Best Safaris in Namibia, Zambia, Zimbabwe, Rwanda or Uganda
Comparing Africa’s safari destinations can fill many guidebooks. But safari is all about nuance and subtleties, so we always caution against simplistic generalizations. We’ve found that four countries perennially deliver luxury safari, as defined by raw and authentic wildlife experiences. South Africa, Botswana, Tanzania and Kenya are our main recommendations for big-game safari.
But there are more. Here is just a taster of some of the other countries you can explore.
Exploring More of Africa
Best Safaris Namibia
Etosha in northern Namibia is one of Africa’s best safari destinations. We don’t recommend Namibia for a multi-destination African safari though; it’s neighbor Botswana has more to offer. However, we don’t believe there is a country on the planet that’s as wildly beautiful as Namibia. There’s only wilderness here, including the vibrant red dunes of Namib Naukluft and Sossusvlei.
Flying is essential and every light aircraft journey is also an aerial safari. We usually recommend mixing one or two Namibian destinations with those in Botswana or South Africa. But if you seek a really wild adventure – think mobile camps, safari walks, being hundreds of miles from everything – we can take you to the wildest and most beautiful places on earth. And that is what the best safaris in Namibia are all about.
Black rhinos drink water from a shriveling salt pan. Elephants are nearby, equally serene in their nighttime guzzling. Moonlight bathes the scene. Sonorous grunts alert you to lions nearby, causing a herd of black-faced impala to flee. Life in the desert revolves around water and nowhere is this better illustrated than in Etosha, a flagship destination for the best safaris Namibia. Luxury camps and lodges overlook the water, so you don’t need to move to find the wildlife. Even when dining beneath stars you’ll be watching and listening to Etosha’s four-legged residents.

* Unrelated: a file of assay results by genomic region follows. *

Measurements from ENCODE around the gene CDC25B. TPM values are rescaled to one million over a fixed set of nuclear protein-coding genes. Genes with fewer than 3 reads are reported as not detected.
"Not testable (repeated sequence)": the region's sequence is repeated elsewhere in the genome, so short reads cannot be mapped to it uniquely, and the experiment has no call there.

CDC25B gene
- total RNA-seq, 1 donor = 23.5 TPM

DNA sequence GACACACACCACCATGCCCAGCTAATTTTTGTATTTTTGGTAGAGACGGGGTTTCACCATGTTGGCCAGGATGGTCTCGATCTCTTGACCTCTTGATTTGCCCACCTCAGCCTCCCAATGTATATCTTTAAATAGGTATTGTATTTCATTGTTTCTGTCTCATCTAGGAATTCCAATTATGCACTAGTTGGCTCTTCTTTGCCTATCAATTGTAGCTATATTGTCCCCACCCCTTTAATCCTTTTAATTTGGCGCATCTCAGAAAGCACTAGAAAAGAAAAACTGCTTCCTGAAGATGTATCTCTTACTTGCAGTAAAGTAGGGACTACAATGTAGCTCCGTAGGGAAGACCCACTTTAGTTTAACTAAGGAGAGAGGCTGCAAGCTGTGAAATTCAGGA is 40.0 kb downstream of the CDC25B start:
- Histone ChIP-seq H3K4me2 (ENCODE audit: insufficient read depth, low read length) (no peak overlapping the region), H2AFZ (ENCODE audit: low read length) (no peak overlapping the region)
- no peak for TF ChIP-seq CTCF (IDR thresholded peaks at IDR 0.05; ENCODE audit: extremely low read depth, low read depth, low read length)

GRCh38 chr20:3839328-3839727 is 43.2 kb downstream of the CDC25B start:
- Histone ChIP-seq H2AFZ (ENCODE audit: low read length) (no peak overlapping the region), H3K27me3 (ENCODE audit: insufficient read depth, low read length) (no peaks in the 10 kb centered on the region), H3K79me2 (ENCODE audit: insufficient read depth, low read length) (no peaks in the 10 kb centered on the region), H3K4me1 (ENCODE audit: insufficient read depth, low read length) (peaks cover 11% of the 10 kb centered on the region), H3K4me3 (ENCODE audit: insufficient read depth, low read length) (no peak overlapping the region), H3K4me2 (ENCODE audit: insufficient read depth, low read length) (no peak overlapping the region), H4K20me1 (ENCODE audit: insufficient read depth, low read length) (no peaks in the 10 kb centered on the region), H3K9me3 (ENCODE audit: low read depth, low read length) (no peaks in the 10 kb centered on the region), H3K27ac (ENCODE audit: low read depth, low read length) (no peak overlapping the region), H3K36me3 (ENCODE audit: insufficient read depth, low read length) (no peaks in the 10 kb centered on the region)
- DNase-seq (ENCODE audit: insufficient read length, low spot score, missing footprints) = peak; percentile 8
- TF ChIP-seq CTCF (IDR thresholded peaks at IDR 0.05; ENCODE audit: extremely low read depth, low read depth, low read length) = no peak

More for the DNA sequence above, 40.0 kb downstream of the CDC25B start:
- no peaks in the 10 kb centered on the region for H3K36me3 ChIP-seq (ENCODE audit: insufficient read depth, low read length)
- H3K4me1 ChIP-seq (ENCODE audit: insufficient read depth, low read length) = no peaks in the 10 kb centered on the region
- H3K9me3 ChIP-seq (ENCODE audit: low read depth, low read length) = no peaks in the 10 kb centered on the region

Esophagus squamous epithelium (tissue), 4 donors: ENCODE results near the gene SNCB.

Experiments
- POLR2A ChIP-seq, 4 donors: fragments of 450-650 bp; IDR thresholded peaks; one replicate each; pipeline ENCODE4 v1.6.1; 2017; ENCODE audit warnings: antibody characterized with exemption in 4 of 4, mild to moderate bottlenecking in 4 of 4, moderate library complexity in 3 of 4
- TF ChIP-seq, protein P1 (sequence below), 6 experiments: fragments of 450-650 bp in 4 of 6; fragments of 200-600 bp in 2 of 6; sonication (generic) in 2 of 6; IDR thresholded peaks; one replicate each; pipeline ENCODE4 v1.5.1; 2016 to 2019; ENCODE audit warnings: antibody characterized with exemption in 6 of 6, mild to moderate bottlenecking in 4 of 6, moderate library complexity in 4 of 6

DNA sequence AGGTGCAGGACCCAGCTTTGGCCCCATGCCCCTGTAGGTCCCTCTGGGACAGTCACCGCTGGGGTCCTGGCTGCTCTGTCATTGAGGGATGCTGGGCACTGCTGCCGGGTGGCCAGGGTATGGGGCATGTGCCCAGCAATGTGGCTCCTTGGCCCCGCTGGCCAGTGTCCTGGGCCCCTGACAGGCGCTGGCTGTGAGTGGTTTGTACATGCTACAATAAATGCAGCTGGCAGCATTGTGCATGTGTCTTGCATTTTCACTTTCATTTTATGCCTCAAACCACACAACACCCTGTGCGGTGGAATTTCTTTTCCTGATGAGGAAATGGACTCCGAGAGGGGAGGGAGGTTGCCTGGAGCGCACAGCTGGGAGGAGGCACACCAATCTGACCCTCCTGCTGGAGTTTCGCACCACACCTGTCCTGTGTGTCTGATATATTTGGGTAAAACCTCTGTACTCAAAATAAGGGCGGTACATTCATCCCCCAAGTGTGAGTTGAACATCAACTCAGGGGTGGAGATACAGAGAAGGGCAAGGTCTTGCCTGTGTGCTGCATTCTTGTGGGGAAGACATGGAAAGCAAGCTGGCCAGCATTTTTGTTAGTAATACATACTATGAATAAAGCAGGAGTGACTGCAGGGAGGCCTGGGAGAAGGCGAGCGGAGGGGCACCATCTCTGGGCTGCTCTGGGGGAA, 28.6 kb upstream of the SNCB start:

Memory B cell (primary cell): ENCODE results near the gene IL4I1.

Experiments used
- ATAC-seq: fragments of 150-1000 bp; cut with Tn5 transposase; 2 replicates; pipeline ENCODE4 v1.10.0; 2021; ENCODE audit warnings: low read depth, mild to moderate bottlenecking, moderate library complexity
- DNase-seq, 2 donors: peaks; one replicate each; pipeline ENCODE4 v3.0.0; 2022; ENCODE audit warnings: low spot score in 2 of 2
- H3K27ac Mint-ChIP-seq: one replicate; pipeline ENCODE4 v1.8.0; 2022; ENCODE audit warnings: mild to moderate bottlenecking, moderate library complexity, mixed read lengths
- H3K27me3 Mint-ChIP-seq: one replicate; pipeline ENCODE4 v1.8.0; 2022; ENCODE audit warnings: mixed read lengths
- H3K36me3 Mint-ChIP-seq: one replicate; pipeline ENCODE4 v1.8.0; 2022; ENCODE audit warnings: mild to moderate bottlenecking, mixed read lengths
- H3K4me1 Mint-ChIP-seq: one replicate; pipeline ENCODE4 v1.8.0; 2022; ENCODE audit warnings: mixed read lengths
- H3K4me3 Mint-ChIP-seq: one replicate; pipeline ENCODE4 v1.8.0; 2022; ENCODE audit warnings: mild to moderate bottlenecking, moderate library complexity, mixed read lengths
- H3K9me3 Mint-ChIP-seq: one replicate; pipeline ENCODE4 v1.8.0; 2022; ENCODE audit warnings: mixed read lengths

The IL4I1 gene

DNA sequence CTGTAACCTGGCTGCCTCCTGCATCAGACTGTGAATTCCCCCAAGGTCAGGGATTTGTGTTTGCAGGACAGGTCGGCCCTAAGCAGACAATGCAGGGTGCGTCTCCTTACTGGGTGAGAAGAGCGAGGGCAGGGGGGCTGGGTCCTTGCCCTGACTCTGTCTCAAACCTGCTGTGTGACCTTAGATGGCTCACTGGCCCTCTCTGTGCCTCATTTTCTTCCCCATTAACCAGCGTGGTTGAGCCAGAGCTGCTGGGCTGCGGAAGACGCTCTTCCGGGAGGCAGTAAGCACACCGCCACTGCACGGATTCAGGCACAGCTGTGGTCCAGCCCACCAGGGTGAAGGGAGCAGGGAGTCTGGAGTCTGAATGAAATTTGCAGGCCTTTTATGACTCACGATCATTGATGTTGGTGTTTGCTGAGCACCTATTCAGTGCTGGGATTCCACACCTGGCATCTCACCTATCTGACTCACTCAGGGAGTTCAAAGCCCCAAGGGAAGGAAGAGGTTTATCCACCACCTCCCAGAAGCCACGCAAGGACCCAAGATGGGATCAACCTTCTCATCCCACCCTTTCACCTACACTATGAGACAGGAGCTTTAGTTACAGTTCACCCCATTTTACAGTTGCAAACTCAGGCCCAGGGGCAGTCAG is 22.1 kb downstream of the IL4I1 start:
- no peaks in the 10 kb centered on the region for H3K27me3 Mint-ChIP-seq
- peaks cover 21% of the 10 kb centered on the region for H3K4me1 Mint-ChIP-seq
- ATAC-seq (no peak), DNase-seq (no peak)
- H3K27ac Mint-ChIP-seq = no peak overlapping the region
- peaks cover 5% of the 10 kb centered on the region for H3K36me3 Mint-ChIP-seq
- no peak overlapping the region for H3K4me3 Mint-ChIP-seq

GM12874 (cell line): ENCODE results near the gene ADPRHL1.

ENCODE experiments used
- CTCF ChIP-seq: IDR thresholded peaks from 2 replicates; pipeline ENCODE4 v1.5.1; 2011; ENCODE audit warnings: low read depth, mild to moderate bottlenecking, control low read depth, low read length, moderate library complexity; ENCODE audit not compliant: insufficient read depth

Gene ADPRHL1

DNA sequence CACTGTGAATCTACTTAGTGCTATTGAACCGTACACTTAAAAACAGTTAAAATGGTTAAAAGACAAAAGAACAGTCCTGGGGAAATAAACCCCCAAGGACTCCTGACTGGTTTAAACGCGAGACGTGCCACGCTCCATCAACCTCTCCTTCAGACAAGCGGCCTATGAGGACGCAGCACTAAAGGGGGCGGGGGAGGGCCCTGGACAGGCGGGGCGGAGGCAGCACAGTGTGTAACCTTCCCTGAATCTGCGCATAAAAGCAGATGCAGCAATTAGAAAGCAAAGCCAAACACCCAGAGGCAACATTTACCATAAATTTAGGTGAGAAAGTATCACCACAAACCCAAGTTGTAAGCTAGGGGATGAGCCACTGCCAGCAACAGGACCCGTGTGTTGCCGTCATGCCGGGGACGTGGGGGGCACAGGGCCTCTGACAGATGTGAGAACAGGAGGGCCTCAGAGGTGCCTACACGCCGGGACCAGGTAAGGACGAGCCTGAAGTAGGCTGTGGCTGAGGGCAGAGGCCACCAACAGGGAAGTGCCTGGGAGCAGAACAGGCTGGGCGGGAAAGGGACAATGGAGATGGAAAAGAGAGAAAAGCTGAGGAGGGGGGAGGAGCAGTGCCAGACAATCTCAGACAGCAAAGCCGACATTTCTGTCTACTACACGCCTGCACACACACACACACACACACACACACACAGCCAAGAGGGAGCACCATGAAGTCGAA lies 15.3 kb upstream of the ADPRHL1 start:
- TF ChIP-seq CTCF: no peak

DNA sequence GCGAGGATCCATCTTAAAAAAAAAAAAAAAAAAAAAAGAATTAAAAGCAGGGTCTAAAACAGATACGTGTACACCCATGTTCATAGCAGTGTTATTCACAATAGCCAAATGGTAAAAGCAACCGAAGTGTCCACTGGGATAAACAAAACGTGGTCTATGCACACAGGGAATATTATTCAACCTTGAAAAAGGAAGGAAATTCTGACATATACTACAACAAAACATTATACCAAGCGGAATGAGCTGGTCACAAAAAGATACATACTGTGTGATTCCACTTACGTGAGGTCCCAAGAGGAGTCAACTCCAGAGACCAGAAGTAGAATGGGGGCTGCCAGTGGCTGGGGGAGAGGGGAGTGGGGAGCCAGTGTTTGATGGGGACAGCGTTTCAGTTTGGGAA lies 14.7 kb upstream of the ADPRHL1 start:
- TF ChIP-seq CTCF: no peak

Three private concessions border Etosha National Park. Onguma and Mushara offer a variety of accommodation to suit different budgets. Ongava is highly exclusive, a romantic getaway where encounters with leopards and cheetahs are so numerous they feel normal. All three offer a very rounded safari experience in a vastly under-rated destination. Black-maned lions, brown hyena, mountain zebra, desert-adapted elephant, the world’s greatest population of black rhinos…you’ll be astonished by how much wildlife can thrive in the desert.